While this might be sad for anyone who gave money to him, it's just getting more and more hilarious for me.

              Comment


              • #8
                I don't know why some of you are so salty or angry about this.

                I just see a guy who wants to carefully and cleanly convert the data and has been working on doing this in the spare time he has available.

                Any cowboy with some basic coding knowledge could do a fast conversion using existing tools or even some homebrew software. However, the result would almost certainly be an imperfect conversion that would leave a trail of confusion and problems for years to come. But that cowboy would have "done his job" and received praise for doing it, so he probably wouldn't care. I've met those kind of coders; they are numerous. There are far fewer coders who are methodical, far-thinking and considerate.

                If I was a GCC dev I'd prefer that this guy takes another 2 years doing this task properly instead of it being done quickly with potential messy fallout.

                Comment


                • #9
                  Originally posted by cybertraveler View Post
                  I don't know why some of you are so salty or angry about this.

                  I just see a guy who wants to carefully and cleanly convert the data and has been working on doing this in the spare time he has available.

                  Any cowboy with some basic coding knowledge could do a fast conversion using existing tools or even some homebrew software. However, the result would almost certainly be an imperfect conversion that would leave a trail of confusion and problems for years to come. But that cowboy would have "done his job" and received praise for doing it, so he probably wouldn't care. I've met those kind of coders; they are numerous. There are far fewer coders who are methodical, far-thinking and considerate.

                  If I was a GCC dev I'd prefer that this guy takes another 2 years doing this task properly instead of it being done quickly with potential messy fallout.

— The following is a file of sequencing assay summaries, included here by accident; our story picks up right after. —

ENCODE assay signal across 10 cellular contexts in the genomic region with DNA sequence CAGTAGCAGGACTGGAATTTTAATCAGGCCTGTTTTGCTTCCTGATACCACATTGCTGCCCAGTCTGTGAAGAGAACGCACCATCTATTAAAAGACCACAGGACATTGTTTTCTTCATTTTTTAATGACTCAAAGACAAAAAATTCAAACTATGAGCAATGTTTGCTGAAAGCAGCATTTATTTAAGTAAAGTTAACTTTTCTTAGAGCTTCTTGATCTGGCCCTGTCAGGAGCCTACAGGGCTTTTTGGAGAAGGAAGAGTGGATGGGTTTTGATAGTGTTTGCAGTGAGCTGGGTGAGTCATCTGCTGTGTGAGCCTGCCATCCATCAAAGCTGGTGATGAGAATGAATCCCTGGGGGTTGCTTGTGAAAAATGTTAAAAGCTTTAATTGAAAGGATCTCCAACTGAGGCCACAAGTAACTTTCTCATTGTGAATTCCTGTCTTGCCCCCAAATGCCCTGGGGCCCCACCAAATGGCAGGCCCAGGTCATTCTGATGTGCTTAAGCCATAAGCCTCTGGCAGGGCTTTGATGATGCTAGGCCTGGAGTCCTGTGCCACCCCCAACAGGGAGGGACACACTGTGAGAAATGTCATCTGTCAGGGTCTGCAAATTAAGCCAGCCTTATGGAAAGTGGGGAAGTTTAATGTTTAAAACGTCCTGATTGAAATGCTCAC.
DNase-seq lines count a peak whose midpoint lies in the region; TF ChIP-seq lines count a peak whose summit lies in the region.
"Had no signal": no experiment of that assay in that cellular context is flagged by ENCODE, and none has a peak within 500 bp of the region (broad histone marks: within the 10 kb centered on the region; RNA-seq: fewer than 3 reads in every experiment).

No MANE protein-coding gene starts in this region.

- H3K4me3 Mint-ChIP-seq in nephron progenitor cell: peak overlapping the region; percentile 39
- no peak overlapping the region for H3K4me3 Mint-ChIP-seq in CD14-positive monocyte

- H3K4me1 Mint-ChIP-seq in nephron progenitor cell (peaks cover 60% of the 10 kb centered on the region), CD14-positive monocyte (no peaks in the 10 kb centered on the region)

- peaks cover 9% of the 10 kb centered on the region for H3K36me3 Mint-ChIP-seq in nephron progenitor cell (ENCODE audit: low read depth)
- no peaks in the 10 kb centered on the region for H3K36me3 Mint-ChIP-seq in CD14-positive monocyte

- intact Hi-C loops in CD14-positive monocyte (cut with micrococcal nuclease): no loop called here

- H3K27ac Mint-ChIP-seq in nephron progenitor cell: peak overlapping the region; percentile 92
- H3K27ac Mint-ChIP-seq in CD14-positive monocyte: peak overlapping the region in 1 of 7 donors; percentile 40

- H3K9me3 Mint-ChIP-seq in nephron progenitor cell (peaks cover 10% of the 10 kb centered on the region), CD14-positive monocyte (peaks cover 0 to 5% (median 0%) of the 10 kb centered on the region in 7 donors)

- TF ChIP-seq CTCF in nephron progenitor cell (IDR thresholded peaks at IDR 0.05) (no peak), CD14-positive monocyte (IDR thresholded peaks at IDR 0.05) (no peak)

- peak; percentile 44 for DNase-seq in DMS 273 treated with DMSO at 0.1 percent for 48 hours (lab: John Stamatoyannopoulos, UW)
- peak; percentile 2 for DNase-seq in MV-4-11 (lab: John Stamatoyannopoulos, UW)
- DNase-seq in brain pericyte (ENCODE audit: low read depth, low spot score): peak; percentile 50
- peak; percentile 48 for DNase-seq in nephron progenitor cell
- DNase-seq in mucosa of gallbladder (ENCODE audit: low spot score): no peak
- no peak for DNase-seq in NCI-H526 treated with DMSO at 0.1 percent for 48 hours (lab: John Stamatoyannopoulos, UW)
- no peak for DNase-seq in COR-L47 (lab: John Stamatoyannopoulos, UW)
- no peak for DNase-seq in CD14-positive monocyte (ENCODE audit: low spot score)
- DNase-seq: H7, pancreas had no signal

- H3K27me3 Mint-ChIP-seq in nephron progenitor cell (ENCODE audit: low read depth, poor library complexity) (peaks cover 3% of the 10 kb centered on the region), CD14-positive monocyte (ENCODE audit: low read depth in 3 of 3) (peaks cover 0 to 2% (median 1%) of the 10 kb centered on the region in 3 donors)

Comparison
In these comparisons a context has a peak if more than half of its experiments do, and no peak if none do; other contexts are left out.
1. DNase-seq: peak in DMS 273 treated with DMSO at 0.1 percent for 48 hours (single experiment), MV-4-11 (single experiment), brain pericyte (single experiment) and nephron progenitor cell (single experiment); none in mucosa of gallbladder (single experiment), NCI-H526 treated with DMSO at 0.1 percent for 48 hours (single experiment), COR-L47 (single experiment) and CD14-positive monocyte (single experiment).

It's pretty obvious this is really low priority for him. It's not that he's been working 2 years on this project. It's that he's worked on it for a few days, then abandoned it for a year, then worked on it another couple days, and so on... The last time this topic came up he basically asked for someone else to take it over and finish for him. If you look at the repository he linked to with his import script, he hasn't touched it in a month, and someone else has been committing to it for the last couple of weeks.

                  Yet somehow he always pops up whenever someone else mentions doing this without his tool, and insists that would be impossible and that he's the only one who understands all the complexity of the project.

                  At the end of the day, results speak for themselves. It's time for him to put up or shut up.

                  The alternative repo is now out there. Can he show anything in particular that doesn't work in it? Supposedly he's able to create his own repo. Surely there's a relatively easy way to compare the 2 git repos after the different imports were done. Presumably there will be differences, and the diff between them should be pretty instructive on which tool is doing the better job - or if it matters either way.
                  Last edited by smitty3268; 12-08-2019, 08:08 AM.

                  Comment


                  • #10
                    Is SVN to GIT really that hard? I know GCC is pretty big, but still... If you can export the historic diffs then you can submit them to git in a for loop. If you can't, well then that data is already gonski and you might as well just submit what you *do* have accessible to GitHub/GitLabs, or whatever.

                    Also, if you have a script that works, but you need more RAM, just hire a few cycles in AWS. Heck you get a year compute for free...
                    Last edited by OneTimeShot; 12-08-2019, 09:35 AM.

                    Comment

                    Working...
                    X